A Robust Oil-in-Oil Emulsion for the Nonaqueous Encapsulation of Hydrophilic Payloads

Xiaocun Lu, Joshua S. Katz, Adam K. Schmitt, Jeffrey S. Moore

Research output: Contribution to journalArticle

Abstract

Compartmentalized structures widely exist in cellular systems (organelles) and perform essential functions in smart composite materials (microcapsules, vasculatures, and micelles) to provide localized functionality and enhance materials' compatibility. An entirely water-free compartmentalization system is of significant value to the materials community as nonaqueous conditions are critical to packaging microcapsules with water-free hydrophilic payloads while avoiding energy-intensive drying steps. Few nonaqueous encapsulation techniques are known, especially when considering just the scalable processes that operate in batch mode. Herein, we report a robust oil-in-oil Pickering emulsion system that is compatible with nonaqueous interfacial reactions as required for encapsulation of hydrophilic payloads. A major conceptual advance of this work is the notion of the partitioning inhibitor - a chemical agent that greatly reduces the payload's distribution between the emulsion's two phases, thus providing appropriate conditions for emulsion-templated interfacial polymerization. As a specific example, an immiscible hydrocarbon-amine pair of liquids is emulsified by the incorporation of guanidinium chloride (GuHCl) as a partitioning inhibitor into the dispersed phase. Polyisobutylene (PIB) is added into the continuous phase as a viscosity modifier for suitable modification of interfacial polymerization kinetics. The combination of GuHCl and PIB is necessary to yield a robust emulsion with stable morphology for 3 weeks. Shell wall formation was accomplished by interfacial polymerization of isocyanates delivered through the continuous phase and polyamines from the droplet core. Diethylenetriamine (DETA)-loaded microcapsules were isolated in good yield, exhibiting high thermal and chemical stabilities with extended shelf-lives even when dispersed into a reactive epoxy resin. The polyamine phase is compatible with a variety of basic and hydrophilic actives, suggesting that this encapsulation technology is applicable to other hydrophilic payloads such as polyols, aromatic amines, and aromatic heterocyclic bases. Such payloads are important for the development of extended pot or shelf life systems and responsive coatings that report, protect, modify, and heal themselves without intervention.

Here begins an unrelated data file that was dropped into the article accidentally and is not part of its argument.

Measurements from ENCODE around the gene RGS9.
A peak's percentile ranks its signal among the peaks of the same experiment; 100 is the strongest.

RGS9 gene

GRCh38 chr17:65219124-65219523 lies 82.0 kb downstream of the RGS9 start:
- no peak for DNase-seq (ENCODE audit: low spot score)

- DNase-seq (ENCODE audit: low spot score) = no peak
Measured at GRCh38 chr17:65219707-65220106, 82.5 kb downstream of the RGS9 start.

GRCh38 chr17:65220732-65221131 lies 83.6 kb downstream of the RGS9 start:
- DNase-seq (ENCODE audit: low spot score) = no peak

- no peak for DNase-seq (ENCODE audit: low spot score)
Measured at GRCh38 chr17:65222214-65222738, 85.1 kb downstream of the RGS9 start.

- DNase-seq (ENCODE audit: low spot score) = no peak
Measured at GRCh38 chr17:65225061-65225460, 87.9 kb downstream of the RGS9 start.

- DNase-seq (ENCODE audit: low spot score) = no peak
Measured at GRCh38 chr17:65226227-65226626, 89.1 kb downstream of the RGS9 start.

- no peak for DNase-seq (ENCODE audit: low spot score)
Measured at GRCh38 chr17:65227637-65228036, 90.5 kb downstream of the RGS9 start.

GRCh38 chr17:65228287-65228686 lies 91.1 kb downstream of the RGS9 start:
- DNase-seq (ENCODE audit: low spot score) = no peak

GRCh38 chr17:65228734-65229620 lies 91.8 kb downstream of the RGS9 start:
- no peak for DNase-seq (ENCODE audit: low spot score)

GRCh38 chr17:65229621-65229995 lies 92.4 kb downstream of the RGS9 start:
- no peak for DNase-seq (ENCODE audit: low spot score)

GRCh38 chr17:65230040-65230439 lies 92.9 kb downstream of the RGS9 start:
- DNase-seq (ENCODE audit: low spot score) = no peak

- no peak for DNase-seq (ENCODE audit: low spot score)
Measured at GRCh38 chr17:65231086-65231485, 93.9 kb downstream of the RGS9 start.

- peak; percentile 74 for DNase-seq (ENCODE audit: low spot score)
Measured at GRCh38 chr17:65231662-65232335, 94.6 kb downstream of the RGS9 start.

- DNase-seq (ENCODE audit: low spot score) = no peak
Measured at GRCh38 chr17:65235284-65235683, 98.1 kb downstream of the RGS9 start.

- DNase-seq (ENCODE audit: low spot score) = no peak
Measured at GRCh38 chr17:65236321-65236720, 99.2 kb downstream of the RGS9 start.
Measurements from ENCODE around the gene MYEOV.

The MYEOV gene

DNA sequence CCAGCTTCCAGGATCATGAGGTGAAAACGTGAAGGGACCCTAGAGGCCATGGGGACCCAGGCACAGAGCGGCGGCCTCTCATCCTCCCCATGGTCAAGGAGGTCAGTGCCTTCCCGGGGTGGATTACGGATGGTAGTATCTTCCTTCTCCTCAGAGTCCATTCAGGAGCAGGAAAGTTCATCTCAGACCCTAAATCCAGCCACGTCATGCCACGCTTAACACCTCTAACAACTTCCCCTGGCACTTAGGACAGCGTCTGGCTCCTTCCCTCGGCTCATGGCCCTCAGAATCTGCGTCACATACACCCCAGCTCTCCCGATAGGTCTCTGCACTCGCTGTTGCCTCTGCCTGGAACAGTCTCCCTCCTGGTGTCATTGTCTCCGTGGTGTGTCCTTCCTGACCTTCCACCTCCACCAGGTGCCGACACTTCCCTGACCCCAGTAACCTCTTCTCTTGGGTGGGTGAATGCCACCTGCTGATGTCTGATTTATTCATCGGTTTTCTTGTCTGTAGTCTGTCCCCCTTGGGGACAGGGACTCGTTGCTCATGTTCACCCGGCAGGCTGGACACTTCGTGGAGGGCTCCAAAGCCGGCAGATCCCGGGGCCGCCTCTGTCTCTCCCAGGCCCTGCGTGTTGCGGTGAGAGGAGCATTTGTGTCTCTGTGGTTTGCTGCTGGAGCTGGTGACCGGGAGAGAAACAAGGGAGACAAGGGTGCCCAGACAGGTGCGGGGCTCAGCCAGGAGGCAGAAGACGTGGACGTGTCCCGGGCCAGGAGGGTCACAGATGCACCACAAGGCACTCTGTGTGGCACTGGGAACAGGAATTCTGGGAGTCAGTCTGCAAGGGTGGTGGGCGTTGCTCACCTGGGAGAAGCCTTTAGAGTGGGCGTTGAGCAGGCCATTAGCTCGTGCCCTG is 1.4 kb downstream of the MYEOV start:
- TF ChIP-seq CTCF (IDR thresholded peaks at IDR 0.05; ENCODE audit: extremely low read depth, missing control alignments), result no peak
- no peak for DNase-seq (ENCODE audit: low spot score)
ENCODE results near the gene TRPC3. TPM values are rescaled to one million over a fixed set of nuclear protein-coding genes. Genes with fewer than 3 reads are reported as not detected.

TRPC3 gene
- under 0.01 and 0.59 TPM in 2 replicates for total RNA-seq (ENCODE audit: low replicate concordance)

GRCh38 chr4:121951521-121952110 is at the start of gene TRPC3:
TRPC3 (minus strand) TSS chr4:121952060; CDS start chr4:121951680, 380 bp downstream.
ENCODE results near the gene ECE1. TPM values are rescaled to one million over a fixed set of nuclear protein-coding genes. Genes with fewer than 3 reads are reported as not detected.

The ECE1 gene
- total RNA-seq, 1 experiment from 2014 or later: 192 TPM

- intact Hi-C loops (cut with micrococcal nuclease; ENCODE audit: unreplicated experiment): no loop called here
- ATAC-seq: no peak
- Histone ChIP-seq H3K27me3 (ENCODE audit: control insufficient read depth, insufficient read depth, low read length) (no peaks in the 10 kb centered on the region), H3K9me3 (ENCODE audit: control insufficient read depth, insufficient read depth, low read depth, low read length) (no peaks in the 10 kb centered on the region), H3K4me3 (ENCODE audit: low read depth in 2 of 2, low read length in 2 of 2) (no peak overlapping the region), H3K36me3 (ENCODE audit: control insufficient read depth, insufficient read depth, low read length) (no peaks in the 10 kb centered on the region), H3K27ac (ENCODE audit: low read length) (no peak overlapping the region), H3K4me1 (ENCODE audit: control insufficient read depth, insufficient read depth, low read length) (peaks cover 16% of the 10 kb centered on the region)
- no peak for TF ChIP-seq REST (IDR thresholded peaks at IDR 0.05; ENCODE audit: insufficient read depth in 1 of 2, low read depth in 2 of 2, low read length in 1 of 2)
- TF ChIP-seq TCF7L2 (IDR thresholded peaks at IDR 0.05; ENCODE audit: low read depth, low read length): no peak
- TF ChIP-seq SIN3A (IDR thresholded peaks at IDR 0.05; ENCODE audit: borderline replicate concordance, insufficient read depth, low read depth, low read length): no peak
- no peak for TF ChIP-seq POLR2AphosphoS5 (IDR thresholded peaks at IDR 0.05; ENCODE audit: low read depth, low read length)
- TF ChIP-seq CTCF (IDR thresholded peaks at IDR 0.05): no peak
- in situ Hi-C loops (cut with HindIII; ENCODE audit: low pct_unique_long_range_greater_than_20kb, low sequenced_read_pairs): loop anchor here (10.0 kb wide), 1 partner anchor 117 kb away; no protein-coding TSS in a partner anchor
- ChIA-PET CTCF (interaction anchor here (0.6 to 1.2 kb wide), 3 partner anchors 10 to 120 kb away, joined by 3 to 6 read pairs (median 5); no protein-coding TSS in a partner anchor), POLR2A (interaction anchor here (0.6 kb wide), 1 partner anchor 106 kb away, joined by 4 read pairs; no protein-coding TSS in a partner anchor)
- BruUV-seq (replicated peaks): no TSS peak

Original languageEnglish (US)
Pages (from-to)3619-3625
Number of pages7
JournalJournal of the American Chemical Society
Volume140
Issue number10
DOIs
StatePublished - Mar 14 2018

ASJC Scopus subject areas

  • Catalysis
  • Chemistry(all)
  • Biochemistry
  • Colloid and Surface Chemistry

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